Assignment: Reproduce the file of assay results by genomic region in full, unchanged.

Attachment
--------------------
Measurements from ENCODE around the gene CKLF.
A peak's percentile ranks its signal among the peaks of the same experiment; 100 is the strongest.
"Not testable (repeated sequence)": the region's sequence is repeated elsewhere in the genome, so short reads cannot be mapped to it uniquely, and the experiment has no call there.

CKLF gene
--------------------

Measurements from ENCODE around the gene CKLF.
A peak's percentile ranks its signal among the peaks of the same experiment; 100 is the strongest.
"Not testable (repeated sequence)": the region's sequence is repeated elsewhere in the genome, so short reads cannot be mapped to it uniquely, and the experiment has no call there.

CKLF gene